Geoffrey Arend is known for his comedic roles in such films as “Super Troopers” and “The Ringer”. He is starring in the recently released horror film “Devil”. Movie Mikes had the chance to conduct Geoffrey’s first ever phone interview so it was an honor to speak with him about his roles and his new movie, “Devil”.
Click here to purchase “Devil” on DVD or Blu-Ray
Mike Gencarelli: You started your career as the stoner in “Super Troopers”, how did you get the role?
Geoffrey Arend: It’s funny this guy, Pete Lengyel, who is the Executive Producer on the movie, saw me in a play like two years before. He remembered me for two years and tracked down the pizzeria that I was working at in New York. He called me up like three or four times. Finally I called him back, I was like “Why is this creep calling me, who is this guy? He asked me to come and audition, which was pretty wild. I do not even think the casting director liked me, but the Broken Lizard guys did. Pete said “I am funding the movie, hire this kid!”. I only had one day on set for the first scene. They ended up calling us back then for the scene at the end. That first day was so fantastic, I have never been on a movie set before, it was pretty wild.
Mike Gencarelli: You stole the show in “The Ringer”, tell us about working on that film?
Geoffrey Arend: It was great. The Special Olympics were part of that movie, so half the cast was handicapped in some way. I have never had an experience like that before. I might have one or two great lines in the movie. For the most part I didn’t really have a part. Barry Blaustein, who directed it hired me. The movie was supposed to be made three years before it was made because I remember auditioning for it. When I auditioned in front of Barry, we were going through the script and at some point I was in character and I threw the script down in frustration. Barry is a funny guy, he used to write jokes for Eddie Murphy on SNL. Barry started asking me questions and I stayed in character and I started answering all of the questions. I was improving the whole thing for like five minutes. He called up and said “There are a couple of holes in the movie I want you to fill. I don’t have a character for you. I would love for you to play any of the characters in the movie but I really want you to come in and do what you did in that room for the entire movie”. The improv is difficult alone. But improv of a mentally handicap role, it was kind of making me a little crazy. You kind of can’t write it, it is a kind of stream of consciousness. The ice cream line, “When the fuck did we get ice cream?” I remember I did it and everyone laughed, except Peter Farrelly. He started yelling “How am I supposed to make a movie, if everyone is going to laugh?!” I thought, “What happened, I finally came up with something that worked”.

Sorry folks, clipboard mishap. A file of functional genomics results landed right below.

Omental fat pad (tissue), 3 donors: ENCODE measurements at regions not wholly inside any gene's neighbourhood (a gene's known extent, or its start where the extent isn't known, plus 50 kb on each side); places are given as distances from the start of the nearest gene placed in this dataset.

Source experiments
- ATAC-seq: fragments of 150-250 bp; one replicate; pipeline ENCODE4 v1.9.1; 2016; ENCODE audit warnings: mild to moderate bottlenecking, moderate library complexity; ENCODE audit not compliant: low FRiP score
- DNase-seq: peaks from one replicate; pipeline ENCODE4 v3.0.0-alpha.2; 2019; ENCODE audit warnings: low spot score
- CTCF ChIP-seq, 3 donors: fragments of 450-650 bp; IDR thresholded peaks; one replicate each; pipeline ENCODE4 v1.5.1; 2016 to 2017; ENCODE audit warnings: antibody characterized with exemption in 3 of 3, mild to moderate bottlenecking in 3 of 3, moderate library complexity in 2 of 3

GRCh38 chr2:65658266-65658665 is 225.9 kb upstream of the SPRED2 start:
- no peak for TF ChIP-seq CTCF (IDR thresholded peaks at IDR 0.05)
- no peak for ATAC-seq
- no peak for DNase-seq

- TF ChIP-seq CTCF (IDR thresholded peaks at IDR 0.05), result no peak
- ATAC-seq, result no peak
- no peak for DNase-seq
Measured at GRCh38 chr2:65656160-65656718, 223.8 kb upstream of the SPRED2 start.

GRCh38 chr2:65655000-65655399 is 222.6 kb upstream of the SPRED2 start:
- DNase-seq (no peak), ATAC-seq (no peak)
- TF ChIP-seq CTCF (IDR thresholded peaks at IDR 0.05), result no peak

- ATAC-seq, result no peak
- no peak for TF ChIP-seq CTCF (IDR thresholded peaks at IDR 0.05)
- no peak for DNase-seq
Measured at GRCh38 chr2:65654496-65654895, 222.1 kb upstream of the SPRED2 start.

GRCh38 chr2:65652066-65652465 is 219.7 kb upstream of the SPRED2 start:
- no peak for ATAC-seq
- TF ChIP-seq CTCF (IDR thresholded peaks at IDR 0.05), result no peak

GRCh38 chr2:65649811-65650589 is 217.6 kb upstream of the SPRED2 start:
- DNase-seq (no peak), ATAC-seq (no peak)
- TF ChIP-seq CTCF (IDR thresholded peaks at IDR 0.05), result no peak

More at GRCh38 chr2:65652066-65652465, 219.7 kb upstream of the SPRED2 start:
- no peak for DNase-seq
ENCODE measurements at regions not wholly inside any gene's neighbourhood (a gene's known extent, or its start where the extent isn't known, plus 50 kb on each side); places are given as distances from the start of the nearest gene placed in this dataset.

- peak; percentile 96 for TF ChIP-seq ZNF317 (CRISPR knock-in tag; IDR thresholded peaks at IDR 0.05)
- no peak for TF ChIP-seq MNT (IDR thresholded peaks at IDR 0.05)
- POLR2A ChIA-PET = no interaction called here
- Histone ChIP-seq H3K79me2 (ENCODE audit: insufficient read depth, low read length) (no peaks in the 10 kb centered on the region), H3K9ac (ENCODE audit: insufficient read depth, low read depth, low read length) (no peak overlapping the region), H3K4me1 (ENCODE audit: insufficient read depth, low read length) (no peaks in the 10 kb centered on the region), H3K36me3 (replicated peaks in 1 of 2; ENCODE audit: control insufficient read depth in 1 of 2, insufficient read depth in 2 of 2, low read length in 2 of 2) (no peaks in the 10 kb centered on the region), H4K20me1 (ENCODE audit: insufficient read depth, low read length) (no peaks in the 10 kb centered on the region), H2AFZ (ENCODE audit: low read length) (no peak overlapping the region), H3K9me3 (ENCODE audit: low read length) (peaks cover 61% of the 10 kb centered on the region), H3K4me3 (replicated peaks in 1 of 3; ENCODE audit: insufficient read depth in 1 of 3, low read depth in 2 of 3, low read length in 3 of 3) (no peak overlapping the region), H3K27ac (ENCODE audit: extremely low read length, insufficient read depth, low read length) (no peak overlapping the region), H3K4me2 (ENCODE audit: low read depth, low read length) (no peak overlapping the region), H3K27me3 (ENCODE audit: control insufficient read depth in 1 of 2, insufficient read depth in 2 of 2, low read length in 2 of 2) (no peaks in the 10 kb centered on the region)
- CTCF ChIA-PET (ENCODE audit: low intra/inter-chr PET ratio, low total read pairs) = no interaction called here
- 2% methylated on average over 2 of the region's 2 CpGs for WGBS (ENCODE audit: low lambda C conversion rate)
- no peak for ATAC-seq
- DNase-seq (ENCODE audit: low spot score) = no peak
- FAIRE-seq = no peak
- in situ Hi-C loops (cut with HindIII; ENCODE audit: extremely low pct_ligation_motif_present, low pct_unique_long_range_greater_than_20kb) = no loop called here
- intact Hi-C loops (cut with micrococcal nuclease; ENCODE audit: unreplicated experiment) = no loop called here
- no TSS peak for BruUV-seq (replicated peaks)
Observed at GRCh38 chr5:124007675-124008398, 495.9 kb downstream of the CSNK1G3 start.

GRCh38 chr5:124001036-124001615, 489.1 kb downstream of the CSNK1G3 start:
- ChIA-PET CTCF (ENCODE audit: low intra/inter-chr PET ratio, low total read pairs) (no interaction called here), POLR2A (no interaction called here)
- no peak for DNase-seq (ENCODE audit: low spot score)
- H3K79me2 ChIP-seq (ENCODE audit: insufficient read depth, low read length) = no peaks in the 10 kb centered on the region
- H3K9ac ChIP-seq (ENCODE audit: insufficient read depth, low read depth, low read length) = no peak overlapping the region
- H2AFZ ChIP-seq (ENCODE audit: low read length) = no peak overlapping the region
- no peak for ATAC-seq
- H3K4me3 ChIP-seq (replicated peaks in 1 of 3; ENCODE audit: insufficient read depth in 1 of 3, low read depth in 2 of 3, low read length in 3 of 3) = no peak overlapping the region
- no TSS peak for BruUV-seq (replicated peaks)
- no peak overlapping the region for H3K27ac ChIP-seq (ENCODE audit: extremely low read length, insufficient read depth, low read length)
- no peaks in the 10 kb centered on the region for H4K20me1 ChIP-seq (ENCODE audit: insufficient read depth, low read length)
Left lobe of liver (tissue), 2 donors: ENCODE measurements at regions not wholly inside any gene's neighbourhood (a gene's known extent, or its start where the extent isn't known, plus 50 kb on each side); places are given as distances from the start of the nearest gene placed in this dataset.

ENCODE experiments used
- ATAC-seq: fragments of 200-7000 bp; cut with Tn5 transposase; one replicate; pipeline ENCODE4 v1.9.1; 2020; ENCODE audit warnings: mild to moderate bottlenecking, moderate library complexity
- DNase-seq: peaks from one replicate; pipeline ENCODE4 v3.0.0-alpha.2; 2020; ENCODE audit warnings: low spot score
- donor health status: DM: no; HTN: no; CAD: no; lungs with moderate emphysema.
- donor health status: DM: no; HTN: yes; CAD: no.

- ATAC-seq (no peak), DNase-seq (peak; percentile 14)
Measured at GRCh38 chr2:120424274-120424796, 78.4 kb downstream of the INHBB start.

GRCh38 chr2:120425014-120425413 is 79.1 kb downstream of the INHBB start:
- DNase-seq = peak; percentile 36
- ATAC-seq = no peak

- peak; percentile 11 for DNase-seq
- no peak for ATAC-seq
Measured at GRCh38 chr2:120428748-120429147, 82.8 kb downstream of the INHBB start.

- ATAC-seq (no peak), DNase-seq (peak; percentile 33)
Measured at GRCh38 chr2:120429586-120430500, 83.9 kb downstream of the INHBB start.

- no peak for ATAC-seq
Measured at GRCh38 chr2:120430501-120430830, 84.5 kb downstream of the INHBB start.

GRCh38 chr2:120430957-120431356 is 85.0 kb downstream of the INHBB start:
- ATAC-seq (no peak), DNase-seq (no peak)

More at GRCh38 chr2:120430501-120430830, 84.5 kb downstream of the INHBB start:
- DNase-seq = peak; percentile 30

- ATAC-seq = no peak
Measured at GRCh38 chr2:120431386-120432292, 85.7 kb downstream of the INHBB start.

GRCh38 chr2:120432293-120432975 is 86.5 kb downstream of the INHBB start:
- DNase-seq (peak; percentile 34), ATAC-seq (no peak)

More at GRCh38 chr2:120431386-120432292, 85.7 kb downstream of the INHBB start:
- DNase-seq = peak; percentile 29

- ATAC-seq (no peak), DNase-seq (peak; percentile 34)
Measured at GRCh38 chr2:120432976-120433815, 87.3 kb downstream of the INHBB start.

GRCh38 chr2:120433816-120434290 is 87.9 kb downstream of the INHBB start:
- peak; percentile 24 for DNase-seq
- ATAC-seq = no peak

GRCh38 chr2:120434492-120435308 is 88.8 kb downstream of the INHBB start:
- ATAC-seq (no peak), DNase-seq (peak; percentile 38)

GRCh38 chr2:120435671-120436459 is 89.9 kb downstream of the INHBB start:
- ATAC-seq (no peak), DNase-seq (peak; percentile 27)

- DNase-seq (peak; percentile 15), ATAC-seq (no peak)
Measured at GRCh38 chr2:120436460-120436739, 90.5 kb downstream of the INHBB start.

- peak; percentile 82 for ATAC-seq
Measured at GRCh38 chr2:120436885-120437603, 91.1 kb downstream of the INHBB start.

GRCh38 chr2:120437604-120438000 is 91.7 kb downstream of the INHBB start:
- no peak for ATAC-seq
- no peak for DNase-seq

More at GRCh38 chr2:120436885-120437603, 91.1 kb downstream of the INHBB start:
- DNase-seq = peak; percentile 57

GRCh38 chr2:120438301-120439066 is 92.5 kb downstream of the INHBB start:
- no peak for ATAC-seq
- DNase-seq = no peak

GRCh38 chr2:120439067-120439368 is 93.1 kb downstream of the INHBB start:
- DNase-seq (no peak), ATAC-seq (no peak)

Mike Gencarelli: You not only starred in “500 Days of Summer,” you also sang, did you enjoy working on that film?
Geoffrey Arend: I remember reading the script. After I finished it, I turned to my wife and said I really want to be in a nice movie like this. It was a really nice movie. I went in and met Marc Webb, who couldn’t have been a nicer guy. I went in three times. On the third time, I went in and read with Joe Levitt, who was awesome. The second time I went in, he made me do one of the scenes as an Indian guy. He was laughing so hard he fell off the couch and hit his head on the floor. [laughs] It was the craziest thing I have ever seen. I looked at him and said “I have to get this role now, right?” It felt like a bunch of romantics made this film, that is why it came out so nice.
MG: Tell us about you role of Vince in “Devil”?
GA: I have made it this far without saying much. I remember I had to sign this whole thing. M. Night will come and beat the crap out of me. I grew up in New York and I started out doing theater. I got married and the day after I got married, my wife left to do a movie and I went to Toronto. We didn’t see each other for two weeks from the day after we got married. I was in Toronto with these people and it was like the greatest thing that could ever happen to me. The whole movie was setup in one place. All of my scenes, except the entrance into the elevator, everything takes place in one little room. It was like theater. I was trying to figure out how to stand in a tiny room with four other people and how to make my body act in this tiny space. It was the best experience ever. The Dowdle Brothers are absolutely fantastic directors. I haven’t seen it myself but I am very excited to see it.
MG: You have done a lot of comedy, was it hard to switch to horror/thriller mode?
GA: I didn’t find it hard at all. It was one of those challenges you come home from everyday and you’re exhausted but you just wanna sleep because you worked to your highest ability. That was how I felt after that movie. Getting to the question, the comedy-drama thing, I go at it the same way.
You treat whatever situation you’re in realistically and to behave under the given circumstances realistically. I mean it is not any different than “The Ringer”. I can try and say a bunch of things that sound funny or I can sit there and try and figure out how my character’s mind works.
MG: On a scale from 1 to 10, how scary is this movie going to be?
GA: Depends if you are claustrophobic or how you feel about elevators. When we auditioned, we didn’t get the script. I think that is the standard practice with M. Night’s movies. When I read the script, I had the same feeling when I read “500 Days of Summer”. Two totally different movies but I thought it was going to be a really good movie. You never know how it is going to turn out but when I first saw the trailer I think they nailed it. It looked really scary. I think it is going to be up there, around 8 and up, just from the trailer.
Click here to purchase “Devil” on DVD or Blu-Ray